For the ceremony at the Botanical Gardens, Williams chose a South Carolina theme--fried chicken, spareribs, biscuits, pecan pie and jazz by the Jeff Anthony Quartet. Among the 200 guests were Health and Human Services Secretary Margaret Heckler; M. Carl Holman, president of the National Urban Coalition; John Jacob, president of the National Urban League; and South Carolina Lt. Gov. Nancy Stevenson.
"It seems to be a time for people named Williams," said Housing and Urban Development Secretary Samuel Pierce as he congratulated Williams. He was not the first nor the last person at her swearing-in to refer to Vanessa Williams, recently crowned as the first black Miss America, or Lt. Col. Guion Bluford, the first black American astronaut.
Jackson walked up to Pierce and said, "I'd like you to meet my homeboy," introducing South Carolina Sen. Ernest Hollings, a declared presidential candidate. Pierce, posing with the two Democrats, said, "We are all coming together for history. No one can quarrel with that."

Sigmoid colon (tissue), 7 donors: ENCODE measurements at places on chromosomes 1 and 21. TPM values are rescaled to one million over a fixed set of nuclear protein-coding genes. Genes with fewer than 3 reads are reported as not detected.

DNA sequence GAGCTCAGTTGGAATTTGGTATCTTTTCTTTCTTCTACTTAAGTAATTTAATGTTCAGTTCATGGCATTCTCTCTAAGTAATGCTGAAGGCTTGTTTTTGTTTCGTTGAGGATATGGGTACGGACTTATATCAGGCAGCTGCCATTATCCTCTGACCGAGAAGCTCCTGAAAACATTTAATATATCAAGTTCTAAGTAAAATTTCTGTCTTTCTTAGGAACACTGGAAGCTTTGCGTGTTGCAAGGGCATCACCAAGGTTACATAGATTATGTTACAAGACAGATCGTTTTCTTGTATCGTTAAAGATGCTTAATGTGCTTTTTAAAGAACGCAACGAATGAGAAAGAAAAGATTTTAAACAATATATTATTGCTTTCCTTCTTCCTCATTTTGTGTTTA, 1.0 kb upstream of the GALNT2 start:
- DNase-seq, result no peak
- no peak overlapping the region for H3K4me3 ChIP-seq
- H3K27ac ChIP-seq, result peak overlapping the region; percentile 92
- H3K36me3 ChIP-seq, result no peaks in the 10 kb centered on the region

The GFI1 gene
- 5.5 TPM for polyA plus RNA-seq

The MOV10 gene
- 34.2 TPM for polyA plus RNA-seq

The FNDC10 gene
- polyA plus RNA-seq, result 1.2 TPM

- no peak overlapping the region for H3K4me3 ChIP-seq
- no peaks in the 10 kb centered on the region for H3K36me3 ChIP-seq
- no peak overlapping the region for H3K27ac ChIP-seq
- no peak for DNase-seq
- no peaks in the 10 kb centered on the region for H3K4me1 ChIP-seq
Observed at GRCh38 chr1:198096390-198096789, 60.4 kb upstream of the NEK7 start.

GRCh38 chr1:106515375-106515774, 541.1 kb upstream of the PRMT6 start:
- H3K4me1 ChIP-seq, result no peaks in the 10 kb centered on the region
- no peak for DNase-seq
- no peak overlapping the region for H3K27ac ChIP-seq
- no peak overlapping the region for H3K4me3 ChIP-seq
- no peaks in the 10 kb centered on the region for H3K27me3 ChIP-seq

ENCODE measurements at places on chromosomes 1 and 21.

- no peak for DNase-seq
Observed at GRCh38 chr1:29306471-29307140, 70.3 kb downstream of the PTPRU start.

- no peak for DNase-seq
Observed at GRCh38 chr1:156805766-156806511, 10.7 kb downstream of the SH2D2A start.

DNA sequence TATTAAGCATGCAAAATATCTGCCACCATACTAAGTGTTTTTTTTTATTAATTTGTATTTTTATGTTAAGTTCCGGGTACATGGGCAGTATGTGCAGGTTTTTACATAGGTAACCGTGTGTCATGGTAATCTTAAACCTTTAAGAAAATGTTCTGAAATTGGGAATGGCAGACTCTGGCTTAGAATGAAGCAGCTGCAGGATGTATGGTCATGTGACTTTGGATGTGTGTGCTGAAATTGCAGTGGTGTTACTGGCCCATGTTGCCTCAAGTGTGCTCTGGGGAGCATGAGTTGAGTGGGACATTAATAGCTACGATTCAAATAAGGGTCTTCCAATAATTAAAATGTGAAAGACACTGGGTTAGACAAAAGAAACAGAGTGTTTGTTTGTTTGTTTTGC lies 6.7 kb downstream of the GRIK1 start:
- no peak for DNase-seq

Betty Anne Williams, when asked about Jackson's bid to be another first, said she thinks he should run: "I don't see how he can avoid it now. It's gone too far and has a life of its own."
Yesterday afternoon, she had stepped to the other side of the reporting ropes for a photo opportunity with President Reagan in his office.
Until now, her advance through the Washington journalistic ranks has been steady and low-key. Chatting over breakfast, Williams recalled one of her few scoops. "Well, I was the first reporter Wayne Hays told that Elizabeth Ray could not type," she said. Williams laughed easily, showing the humor and the modesty her colleagues describe. She is also known as independent, dogged, organized, caring and reliable.